May 28, 2024


Sapiens Digital

Local startup Carlsmed lands $30M to bring personalized spine surgery tech to more patients


Med-tech startup Carlsmed said Tuesday that it picked up an additional $30 million in venture capital to drive its digital platform for personalized, 3-D printed spinal implants to improve the success rate of certain back surgeries.

The second round of venture funding was led by B Capital Group, a global investment firm. Existing investors, U.S. Venture Partners, The Vertical Group, Cove Fund and Wavemaker Three-Sixty Health also participated.

It brings the total raised by the Carlsbad-based company to $42.5 million since it was founded in 2018.

“Carlsmed represents a great opportunity to potentially transform spine surgery into a more personalized surgical procedure,” said Dr. Robert Mittendorff, an emergency physician and general partner with B Capital Group, in an interview. “The market they are going after is massive and relatively underserved with existing technology from a clinical perspective.”

A Carlsmed personalized, 3-D printed spinal implant

A Carlsmed personalized, 3-D printed spinal implant

(Courtesy of Carlsmed)

The 40-employee company has developed patented, machine learning technology that taps a patient’s X-ray and CT scans, along with other information, to design a digital surgical plan to achieve the best spinal alignment.

Carlsmed, in coordination with the surgeon, then produces personalized, 3-D printed titanium implants based on the plan.

Called “aprevo,” the implants target adults with degenerative curvature of the spine and other deformities that can lead to lower back and leg pain, among other things. These conditions affect about 6 million adults in the U.S. — a potential $9 billion market.

The current success rate for spinal surgeries to correct these ailments is not great, said Mike Cordonnier, chief executive and co-founder of Carlsmed. More than a quarter of patients require additional revision surgery within four years of their first procedure.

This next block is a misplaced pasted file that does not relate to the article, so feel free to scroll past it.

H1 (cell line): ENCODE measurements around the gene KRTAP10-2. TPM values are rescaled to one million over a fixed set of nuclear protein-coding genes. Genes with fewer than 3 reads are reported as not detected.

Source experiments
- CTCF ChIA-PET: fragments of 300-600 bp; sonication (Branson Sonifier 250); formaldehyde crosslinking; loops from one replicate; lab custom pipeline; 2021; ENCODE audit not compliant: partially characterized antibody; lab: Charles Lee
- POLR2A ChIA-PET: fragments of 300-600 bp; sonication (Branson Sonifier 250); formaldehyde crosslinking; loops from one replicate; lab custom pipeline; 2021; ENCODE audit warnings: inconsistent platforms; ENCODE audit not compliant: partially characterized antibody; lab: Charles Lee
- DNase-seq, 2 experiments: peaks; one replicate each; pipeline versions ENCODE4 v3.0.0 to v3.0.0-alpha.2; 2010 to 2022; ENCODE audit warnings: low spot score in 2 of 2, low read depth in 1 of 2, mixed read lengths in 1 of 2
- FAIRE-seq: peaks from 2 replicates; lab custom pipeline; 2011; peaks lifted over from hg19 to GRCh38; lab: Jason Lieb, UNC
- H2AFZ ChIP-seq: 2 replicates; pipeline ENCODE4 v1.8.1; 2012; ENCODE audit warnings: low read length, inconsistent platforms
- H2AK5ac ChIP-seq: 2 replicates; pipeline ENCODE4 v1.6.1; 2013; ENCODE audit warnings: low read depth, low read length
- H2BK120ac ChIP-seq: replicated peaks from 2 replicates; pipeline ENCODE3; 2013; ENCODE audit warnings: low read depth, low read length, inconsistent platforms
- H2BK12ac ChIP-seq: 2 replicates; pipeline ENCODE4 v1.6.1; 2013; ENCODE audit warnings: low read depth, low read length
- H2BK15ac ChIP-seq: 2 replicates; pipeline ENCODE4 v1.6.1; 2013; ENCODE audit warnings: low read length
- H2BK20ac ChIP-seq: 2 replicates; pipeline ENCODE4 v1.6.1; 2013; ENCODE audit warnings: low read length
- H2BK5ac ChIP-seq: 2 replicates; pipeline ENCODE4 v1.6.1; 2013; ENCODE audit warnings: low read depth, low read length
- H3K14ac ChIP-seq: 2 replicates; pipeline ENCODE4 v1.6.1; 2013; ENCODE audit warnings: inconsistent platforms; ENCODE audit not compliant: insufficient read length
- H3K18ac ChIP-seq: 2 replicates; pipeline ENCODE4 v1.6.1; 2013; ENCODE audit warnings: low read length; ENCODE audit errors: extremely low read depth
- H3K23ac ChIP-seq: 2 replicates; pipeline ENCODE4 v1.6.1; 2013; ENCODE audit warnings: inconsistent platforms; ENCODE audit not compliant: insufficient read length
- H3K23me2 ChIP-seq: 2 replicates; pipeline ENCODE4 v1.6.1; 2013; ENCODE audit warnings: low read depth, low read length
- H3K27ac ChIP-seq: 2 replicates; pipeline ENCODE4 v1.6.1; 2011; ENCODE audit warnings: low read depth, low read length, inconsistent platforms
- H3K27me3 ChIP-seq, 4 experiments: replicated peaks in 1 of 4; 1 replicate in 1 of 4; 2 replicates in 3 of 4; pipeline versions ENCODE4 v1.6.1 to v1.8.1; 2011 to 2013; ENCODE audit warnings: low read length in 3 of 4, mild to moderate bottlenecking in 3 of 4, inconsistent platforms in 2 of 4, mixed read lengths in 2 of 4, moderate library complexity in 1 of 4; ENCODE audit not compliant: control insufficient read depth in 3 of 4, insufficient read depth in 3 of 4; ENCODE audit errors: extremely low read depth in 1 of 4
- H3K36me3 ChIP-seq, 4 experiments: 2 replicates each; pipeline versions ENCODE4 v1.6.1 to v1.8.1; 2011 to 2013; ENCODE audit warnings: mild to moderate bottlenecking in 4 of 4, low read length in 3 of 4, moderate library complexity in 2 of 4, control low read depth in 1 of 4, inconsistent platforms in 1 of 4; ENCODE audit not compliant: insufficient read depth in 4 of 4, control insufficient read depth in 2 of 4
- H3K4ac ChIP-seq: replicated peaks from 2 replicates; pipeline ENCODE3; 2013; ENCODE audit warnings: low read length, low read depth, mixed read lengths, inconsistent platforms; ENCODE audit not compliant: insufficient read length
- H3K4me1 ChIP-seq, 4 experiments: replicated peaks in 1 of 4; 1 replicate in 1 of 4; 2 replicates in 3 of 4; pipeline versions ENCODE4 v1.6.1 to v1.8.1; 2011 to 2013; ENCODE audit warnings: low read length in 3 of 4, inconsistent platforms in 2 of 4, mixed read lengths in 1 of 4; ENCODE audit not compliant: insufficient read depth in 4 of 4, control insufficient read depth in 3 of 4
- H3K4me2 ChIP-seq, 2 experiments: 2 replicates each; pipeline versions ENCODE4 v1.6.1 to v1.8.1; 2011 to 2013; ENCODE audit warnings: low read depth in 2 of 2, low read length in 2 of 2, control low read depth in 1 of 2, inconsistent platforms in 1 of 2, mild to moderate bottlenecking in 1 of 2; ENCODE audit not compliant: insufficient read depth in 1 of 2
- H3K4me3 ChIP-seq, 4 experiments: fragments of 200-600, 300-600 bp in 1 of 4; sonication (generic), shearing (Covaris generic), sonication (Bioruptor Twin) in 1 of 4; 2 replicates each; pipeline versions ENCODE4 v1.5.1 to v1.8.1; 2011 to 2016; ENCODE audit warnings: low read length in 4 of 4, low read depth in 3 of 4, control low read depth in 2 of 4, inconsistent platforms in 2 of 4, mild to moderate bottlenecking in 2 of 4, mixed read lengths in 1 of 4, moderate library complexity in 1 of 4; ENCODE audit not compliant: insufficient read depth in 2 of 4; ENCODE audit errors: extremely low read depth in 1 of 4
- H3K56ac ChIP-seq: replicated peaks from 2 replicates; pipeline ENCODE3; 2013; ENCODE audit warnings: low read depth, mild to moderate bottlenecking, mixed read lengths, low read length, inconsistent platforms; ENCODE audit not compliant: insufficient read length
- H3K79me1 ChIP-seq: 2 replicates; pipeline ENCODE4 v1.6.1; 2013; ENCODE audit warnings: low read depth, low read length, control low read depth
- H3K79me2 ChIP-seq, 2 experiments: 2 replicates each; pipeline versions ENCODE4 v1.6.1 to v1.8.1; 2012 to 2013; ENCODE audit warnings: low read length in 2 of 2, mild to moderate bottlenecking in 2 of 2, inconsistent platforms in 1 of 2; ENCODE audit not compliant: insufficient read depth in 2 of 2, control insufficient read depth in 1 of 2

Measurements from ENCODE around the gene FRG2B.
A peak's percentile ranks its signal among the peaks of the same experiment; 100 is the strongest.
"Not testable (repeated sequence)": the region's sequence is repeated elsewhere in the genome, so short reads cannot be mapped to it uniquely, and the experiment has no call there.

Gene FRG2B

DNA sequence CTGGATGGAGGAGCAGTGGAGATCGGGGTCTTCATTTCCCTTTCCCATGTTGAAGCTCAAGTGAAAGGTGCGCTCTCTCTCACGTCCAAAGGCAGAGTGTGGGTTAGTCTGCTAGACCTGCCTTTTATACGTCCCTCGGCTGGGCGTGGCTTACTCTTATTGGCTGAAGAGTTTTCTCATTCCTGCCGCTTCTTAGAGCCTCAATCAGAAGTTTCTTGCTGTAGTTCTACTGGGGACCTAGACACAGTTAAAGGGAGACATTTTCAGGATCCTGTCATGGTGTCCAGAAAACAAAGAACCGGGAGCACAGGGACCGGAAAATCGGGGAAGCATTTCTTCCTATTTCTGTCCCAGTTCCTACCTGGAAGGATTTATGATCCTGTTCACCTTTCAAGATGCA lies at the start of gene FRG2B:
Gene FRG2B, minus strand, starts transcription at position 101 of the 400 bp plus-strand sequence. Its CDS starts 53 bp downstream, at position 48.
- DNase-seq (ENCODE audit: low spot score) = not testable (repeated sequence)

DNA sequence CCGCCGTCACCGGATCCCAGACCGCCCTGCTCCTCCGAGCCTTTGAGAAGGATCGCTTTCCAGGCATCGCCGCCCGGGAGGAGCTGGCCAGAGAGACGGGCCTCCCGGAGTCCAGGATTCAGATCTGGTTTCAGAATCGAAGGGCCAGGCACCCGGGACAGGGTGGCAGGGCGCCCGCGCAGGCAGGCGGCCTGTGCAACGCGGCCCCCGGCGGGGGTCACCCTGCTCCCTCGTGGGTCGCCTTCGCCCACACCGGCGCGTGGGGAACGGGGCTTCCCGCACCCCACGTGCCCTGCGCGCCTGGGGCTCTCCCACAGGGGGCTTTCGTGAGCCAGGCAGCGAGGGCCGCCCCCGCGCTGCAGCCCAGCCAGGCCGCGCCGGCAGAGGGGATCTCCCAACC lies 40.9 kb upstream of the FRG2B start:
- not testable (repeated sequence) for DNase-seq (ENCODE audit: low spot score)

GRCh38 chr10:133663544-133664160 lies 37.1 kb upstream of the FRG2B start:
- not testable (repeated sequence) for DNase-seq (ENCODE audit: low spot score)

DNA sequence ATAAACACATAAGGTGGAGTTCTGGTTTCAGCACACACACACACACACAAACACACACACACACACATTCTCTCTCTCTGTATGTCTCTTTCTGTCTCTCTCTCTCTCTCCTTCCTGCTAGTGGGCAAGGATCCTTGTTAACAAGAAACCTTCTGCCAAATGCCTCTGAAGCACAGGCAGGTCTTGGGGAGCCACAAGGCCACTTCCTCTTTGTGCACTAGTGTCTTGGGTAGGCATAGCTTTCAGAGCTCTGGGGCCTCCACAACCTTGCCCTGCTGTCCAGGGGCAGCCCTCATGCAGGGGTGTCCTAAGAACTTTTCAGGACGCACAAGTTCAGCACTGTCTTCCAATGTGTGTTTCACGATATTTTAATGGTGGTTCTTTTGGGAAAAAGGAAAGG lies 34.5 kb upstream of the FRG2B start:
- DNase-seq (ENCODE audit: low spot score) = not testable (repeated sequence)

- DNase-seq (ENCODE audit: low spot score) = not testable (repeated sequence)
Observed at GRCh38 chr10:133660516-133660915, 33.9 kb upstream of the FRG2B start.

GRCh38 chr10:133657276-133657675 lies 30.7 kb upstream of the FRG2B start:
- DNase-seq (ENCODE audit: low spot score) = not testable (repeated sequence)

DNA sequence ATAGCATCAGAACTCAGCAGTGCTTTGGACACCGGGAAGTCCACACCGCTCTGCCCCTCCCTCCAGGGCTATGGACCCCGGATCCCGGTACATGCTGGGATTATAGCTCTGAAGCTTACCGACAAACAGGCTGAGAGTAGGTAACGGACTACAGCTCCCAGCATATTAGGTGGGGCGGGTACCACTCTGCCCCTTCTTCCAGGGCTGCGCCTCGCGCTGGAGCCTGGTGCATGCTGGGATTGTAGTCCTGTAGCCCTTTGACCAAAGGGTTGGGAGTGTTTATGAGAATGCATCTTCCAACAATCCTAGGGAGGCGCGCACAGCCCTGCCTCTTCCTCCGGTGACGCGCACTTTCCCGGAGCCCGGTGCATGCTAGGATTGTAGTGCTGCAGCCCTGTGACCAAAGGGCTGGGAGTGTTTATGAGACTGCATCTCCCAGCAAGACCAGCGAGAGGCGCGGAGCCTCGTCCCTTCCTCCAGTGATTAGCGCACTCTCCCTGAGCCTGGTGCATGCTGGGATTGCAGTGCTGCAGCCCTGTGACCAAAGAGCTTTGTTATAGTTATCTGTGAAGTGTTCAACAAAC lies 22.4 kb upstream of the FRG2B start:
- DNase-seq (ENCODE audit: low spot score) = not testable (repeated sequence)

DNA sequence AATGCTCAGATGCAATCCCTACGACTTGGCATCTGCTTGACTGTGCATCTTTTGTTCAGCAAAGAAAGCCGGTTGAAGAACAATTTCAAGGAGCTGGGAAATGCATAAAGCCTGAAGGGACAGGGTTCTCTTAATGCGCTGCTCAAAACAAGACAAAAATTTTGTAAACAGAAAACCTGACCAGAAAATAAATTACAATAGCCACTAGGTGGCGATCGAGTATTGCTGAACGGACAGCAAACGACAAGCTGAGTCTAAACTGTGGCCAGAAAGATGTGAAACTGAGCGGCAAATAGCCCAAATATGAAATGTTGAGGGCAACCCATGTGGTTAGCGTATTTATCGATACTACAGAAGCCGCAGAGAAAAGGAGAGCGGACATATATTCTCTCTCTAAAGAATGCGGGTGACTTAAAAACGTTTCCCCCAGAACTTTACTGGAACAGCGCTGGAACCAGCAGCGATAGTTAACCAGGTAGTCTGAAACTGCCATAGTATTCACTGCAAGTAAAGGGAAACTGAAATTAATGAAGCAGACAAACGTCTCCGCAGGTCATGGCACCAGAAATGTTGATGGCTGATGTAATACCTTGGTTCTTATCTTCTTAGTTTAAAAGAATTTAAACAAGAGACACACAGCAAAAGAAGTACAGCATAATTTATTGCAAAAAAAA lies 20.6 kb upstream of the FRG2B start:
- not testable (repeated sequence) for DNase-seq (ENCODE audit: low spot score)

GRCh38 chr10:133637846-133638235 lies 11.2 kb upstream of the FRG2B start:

Conventional spinal implants come in a variety of shapes, and it is up to surgeons to find the best fit through a trial-and-error process. Because Carlsmed’s implants are designed for every patent individually, the company believes it can achieve better spinal alignment outcomes and avoid additional procedures

“Our philosophy is we are designing the optimal surgical plan — and devices for that surgical plan — so it can be the last spine surgery a patient needs,” said Cordonnier.

A couple of years ago, the U.S. Food and Drug Administration cleared Carlsmed’s implants for use in certain spine surgeries.

Then in October, Medicare authorized an additional reimbursement — on top of its standard payout — for hospitals using Carlsmed’s implants.

“It is really a program that is designed to incentivize technology that can improve the standard of care and decrease the cost of care over the lifetime of the patient,” said Cordonnier. “That has been a real door opener for us in starting our commercial rollout to be able to give the hospitals an extra economic incentive to adopt this transformative technology.”

The company plans to use the new funding to further expand its hospital base. As part of the round, Mittendorff will join Carlsmed’s board of directors.

“Using computational technology to create implants for a single patient, I think, is the future for a number of specialties, with spine obviously being one of the first,” said Mittendorff.


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